Sonia Gonzalez, WHSAD Senior
Friday’s presentation, given to us by Lisa Bloodgood, gave me & my team a lot of good information for our community garden plans. Lisa Bloodgood, who is the Director of Education and Advocacy for Newtown Creek Alliance, started working with WHSAD around the year, 2011. Newtown Creek Alliance is an environmental, non-profit, organization. Part of the work Lisa Bloodgood does is bring restoration and opportunities for ecological habitats. She is always looking for places to build or restore anything that is natural, as she referred to herself as a “big plant nerd”. My team and I showed our plan and design concept for the Vacant Lot Beautification, and what we have so far. That way, Ms. Bloodgood could give us some of her input to help us for the betterment of our designs. My team and I asked Ms. Bloodgood if she had an idea on what type of plants we should grow in the wintertime. She advised us to first identify whether the vacant lot gets full-time sun or if there is little to no sun at all. The vacant lot is in a residential area; therefore it should get about 6 hours of sun a day which is full-time sunlight. Lisa told us since there is enough sunlight in this area we can pretty much grow anything we wanted to. These plants, called perennial plants, are a type that Lisa told us she likes to try and implement in her own garden called La Casita Verde because these plants come back year after year as opposed to annuals that you have to plant every season. This piece of advice she gave us really stuck with me because my team members and I can use these perennial types of plants in our garden area on the lot so we have a good type of flow with plants that grow back yearly rather than replanting every season. These perennial types of plants also produce food such as blueberry bushes or blackberry bushes which do grow on vines with thorns so we will have to keep in mind to keep these bushes out of the way of our open areas. Overall I found the information Lisa gave us really helpful to The Vacant Lot’s future plans.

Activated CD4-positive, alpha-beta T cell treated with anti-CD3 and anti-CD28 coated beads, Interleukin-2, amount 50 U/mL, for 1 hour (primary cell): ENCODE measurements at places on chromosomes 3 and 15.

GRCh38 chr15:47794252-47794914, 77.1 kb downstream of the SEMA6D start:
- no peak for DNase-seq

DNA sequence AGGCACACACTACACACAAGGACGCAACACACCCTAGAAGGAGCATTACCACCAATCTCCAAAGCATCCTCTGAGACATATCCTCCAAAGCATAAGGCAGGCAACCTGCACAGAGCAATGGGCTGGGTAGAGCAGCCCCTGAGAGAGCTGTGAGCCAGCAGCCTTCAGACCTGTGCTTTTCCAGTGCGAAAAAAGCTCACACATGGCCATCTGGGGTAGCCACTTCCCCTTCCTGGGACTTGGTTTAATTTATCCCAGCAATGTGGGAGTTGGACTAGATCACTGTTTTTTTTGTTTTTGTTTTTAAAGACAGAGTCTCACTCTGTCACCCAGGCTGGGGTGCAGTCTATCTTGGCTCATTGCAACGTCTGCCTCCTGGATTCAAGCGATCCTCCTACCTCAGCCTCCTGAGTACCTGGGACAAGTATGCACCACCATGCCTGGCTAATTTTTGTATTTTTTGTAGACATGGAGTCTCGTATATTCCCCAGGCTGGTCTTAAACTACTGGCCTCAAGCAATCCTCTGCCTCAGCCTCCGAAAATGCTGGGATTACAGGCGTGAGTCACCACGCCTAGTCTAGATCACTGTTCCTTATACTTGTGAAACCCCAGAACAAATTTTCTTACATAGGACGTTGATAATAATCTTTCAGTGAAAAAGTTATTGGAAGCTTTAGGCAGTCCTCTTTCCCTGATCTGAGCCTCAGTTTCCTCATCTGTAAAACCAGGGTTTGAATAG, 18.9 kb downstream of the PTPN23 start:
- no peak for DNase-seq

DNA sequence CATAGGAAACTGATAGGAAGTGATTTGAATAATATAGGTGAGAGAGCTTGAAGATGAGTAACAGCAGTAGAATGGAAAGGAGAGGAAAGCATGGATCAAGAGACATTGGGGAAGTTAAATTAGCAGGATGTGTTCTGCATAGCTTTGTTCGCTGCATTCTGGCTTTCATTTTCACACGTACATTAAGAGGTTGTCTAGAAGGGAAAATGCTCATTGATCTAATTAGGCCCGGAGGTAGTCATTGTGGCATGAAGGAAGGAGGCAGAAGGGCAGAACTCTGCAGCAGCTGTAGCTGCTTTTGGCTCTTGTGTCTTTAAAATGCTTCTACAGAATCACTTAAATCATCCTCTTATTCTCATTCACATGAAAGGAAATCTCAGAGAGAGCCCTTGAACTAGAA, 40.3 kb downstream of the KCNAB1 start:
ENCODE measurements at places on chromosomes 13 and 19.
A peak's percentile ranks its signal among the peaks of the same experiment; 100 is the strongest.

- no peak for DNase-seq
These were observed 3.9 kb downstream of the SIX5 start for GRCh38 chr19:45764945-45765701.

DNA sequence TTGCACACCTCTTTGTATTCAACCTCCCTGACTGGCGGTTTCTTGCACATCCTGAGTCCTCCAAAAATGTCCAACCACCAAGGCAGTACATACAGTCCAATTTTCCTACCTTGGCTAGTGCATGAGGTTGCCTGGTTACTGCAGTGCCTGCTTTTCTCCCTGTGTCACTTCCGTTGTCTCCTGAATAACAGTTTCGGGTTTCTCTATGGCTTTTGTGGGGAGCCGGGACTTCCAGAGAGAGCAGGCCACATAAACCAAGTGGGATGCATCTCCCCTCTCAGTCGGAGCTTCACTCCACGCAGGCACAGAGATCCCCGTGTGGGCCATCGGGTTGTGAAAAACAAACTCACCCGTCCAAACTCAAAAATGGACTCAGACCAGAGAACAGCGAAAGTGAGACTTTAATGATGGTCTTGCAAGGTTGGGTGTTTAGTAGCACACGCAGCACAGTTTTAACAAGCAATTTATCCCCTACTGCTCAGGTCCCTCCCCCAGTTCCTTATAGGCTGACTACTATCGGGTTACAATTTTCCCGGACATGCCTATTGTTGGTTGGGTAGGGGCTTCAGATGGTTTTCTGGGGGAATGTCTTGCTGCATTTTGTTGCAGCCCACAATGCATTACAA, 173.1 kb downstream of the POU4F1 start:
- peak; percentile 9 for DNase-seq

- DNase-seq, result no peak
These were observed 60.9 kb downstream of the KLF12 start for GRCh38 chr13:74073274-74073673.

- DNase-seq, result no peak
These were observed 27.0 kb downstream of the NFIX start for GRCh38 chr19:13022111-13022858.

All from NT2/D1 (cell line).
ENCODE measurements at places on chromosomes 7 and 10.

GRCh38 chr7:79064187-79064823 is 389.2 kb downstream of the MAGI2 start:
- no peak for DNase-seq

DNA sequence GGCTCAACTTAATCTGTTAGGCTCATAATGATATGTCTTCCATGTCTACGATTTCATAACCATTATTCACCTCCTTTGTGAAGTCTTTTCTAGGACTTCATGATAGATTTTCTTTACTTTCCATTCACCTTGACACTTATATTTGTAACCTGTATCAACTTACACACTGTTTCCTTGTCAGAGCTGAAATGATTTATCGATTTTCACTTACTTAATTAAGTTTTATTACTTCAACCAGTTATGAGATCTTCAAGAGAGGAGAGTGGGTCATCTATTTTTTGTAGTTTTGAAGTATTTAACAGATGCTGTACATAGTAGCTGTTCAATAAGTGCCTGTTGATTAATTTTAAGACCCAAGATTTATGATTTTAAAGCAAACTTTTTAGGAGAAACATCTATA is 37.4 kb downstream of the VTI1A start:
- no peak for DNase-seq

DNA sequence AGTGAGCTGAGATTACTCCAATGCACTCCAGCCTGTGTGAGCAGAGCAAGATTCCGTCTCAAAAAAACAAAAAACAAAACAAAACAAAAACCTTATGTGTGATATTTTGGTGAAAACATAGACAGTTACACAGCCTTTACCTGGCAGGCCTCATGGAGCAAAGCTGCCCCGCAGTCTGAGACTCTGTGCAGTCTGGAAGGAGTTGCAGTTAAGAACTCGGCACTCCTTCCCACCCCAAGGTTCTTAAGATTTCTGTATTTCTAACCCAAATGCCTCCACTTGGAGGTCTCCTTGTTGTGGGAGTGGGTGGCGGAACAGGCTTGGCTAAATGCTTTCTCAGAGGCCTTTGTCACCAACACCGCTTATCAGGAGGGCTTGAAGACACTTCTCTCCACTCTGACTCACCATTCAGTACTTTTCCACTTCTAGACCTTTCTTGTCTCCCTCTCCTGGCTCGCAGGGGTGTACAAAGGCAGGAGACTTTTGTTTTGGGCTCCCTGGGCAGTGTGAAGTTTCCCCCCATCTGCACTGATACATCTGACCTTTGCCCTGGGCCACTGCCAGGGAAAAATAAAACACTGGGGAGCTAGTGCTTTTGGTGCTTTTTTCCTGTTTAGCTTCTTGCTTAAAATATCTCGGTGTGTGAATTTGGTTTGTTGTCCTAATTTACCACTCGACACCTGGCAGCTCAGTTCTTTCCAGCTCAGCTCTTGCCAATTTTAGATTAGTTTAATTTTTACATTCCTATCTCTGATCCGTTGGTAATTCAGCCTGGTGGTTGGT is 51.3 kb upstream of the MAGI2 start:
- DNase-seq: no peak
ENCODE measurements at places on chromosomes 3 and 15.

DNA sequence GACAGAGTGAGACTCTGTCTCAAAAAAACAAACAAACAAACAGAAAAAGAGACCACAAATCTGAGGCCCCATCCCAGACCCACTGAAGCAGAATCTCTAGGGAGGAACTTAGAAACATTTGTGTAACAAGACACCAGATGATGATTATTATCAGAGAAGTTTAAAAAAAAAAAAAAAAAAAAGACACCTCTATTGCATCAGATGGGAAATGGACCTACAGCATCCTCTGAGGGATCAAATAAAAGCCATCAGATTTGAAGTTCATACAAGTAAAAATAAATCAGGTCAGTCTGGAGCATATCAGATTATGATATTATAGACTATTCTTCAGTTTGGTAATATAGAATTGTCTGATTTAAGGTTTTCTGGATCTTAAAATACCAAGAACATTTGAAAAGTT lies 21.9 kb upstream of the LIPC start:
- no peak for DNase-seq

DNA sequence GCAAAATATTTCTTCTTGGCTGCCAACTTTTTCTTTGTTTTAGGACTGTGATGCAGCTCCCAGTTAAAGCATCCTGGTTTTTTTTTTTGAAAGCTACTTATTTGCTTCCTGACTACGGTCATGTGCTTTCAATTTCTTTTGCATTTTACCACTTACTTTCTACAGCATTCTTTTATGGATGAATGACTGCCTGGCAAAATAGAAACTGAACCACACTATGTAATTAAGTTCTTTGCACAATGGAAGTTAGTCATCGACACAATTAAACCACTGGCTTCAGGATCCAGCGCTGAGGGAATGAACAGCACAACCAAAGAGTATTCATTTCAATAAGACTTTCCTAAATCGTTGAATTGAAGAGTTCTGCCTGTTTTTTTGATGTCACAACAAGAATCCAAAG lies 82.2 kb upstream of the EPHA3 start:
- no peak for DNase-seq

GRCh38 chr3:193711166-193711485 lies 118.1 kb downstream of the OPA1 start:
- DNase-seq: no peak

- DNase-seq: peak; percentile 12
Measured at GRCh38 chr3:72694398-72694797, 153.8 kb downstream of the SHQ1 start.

Ryan Singh, WHSAD Senior